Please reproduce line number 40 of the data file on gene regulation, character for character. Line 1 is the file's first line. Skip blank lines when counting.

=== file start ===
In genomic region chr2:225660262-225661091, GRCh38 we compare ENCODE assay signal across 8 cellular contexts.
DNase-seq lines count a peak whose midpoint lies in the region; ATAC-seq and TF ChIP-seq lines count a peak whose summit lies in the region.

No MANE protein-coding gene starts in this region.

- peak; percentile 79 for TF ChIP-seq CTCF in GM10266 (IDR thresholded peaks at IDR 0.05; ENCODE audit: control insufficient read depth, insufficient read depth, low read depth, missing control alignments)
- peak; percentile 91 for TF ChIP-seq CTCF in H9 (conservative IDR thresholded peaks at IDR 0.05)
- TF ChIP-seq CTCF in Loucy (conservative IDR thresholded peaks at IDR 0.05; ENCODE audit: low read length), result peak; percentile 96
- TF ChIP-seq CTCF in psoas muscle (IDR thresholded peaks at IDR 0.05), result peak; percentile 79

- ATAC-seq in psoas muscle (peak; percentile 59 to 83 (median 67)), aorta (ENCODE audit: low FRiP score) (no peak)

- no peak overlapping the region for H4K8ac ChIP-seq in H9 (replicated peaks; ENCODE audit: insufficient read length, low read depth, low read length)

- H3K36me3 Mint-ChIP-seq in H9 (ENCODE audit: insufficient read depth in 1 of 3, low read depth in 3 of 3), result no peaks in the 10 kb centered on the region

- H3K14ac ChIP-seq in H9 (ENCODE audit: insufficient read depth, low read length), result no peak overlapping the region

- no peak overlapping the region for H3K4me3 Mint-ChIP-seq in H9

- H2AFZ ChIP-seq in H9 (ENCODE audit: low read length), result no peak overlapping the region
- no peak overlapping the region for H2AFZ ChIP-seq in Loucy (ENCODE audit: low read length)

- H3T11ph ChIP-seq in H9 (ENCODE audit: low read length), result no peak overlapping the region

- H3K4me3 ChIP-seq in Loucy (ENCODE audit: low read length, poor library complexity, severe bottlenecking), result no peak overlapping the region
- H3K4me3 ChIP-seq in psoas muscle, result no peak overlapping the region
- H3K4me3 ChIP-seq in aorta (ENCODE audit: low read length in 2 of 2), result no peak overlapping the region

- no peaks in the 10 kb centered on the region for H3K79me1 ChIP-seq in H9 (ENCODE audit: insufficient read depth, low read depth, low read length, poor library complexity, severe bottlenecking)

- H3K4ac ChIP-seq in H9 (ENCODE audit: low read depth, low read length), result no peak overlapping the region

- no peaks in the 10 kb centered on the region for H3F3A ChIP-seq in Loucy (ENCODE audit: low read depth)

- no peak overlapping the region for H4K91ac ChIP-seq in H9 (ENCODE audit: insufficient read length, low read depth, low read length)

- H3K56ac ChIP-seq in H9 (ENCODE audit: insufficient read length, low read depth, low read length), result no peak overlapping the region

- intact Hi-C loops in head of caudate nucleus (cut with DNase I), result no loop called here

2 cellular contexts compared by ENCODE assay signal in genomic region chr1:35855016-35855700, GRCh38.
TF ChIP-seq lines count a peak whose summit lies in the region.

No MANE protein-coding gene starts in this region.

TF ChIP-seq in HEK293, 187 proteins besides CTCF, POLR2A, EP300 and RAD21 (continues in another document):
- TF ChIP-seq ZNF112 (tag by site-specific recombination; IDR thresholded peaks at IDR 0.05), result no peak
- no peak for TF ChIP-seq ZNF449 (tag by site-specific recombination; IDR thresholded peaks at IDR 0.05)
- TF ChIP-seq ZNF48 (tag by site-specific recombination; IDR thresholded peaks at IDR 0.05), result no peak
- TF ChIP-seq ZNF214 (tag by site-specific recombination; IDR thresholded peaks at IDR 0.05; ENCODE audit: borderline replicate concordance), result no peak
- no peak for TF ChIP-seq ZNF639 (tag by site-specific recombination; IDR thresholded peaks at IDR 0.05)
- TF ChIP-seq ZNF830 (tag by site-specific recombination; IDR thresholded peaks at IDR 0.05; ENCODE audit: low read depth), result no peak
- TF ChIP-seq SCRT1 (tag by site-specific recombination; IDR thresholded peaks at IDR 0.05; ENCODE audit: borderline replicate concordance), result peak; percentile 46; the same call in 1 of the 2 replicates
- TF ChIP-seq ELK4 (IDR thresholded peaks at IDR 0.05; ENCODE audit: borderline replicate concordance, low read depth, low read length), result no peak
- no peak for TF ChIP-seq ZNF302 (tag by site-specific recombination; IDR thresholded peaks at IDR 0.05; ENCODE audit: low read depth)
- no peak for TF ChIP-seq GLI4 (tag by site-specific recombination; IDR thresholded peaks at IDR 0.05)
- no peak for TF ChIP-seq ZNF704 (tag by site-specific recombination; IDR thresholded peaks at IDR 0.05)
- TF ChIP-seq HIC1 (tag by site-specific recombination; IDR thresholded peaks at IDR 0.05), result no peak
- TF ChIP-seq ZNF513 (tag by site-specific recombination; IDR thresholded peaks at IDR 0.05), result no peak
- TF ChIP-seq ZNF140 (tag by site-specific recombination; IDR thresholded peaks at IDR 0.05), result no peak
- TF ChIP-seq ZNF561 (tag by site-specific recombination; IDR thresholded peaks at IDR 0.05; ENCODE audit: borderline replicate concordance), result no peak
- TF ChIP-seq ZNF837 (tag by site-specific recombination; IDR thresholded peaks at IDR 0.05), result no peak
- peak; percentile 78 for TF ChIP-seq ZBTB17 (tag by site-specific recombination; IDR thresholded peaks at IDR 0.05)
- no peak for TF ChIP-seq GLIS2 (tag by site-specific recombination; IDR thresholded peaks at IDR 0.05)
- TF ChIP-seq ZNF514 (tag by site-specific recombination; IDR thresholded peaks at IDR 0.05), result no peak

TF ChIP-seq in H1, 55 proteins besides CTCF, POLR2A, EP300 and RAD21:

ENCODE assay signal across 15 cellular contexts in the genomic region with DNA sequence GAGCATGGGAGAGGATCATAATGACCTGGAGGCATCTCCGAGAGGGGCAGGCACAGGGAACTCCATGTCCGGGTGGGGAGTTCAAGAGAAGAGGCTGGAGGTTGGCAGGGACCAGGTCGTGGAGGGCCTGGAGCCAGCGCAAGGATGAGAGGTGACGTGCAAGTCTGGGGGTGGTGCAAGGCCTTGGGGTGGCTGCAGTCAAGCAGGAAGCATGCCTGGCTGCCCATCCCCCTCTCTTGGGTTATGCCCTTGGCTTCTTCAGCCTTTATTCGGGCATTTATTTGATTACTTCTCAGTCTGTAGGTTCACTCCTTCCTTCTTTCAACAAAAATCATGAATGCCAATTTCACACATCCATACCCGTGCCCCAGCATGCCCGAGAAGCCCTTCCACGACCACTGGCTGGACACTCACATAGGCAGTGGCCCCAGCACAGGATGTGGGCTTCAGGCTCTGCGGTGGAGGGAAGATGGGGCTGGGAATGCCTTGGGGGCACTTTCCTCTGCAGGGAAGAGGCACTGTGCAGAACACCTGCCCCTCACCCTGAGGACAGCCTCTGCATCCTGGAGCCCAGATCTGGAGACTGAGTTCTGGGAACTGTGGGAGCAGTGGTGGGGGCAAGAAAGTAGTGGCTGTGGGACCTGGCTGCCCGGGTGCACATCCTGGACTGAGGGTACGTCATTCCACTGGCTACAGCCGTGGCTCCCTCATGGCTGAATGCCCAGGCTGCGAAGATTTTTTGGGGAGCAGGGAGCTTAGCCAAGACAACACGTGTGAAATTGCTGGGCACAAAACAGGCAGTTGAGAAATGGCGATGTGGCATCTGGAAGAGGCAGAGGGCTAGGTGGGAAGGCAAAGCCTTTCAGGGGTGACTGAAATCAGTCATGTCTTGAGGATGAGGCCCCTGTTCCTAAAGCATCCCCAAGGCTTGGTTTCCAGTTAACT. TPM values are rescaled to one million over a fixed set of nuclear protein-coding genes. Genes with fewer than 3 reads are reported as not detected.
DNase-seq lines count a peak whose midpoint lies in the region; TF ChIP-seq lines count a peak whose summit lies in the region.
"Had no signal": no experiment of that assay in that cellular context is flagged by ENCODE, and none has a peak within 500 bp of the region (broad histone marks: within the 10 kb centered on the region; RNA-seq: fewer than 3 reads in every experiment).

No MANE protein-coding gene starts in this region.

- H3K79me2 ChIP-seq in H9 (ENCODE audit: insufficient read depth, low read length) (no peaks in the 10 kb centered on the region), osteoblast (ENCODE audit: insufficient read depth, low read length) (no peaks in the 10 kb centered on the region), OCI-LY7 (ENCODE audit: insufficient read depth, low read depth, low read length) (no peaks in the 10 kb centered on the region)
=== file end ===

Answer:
- TF ChIP-seq HIC1 (tag by site-specific recombination; IDR thresholded peaks at IDR 0.05), result no peak